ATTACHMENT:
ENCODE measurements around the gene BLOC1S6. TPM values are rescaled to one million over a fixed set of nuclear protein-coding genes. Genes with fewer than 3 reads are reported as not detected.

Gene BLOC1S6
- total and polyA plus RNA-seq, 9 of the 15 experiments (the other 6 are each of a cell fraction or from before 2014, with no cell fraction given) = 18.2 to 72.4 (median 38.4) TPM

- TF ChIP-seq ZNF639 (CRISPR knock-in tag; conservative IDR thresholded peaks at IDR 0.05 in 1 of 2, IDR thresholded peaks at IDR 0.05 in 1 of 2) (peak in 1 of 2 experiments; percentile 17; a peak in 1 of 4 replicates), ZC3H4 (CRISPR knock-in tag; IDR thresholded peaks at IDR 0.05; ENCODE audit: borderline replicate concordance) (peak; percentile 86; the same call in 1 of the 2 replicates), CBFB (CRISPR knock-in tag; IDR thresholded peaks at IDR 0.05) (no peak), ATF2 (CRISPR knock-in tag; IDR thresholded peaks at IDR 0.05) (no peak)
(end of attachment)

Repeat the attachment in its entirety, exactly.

ENCODE measurements around the gene BLOC1S6. TPM values are rescaled to one million over a fixed set of nuclear protein-coding genes. Genes with fewer than 3 reads are reported as not detected.

Gene BLOC1S6
- total and polyA plus RNA-seq, 9 of the 15 experiments (the other 6 are each of a cell fraction or from before 2014, with no cell fraction given) = 18.2 to 72.4 (median 38.4) TPM

- TF ChIP-seq ZNF639 (CRISPR knock-in tag; conservative IDR thresholded peaks at IDR 0.05 in 1 of 2, IDR thresholded peaks at IDR 0.05 in 1 of 2) (peak in 1 of 2 experiments; percentile 17; a peak in 1 of 4 replicates), ZC3H4 (CRISPR knock-in tag; IDR thresholded peaks at IDR 0.05; ENCODE audit: borderline replicate concordance) (peak; percentile 86; the same call in 1 of the 2 replicates), CBFB (CRISPR knock-in tag; IDR thresholded peaks at IDR 0.05) (no peak), ATF2 (CRISPR knock-in tag; IDR thresholded peaks at IDR 0.05) (no peak)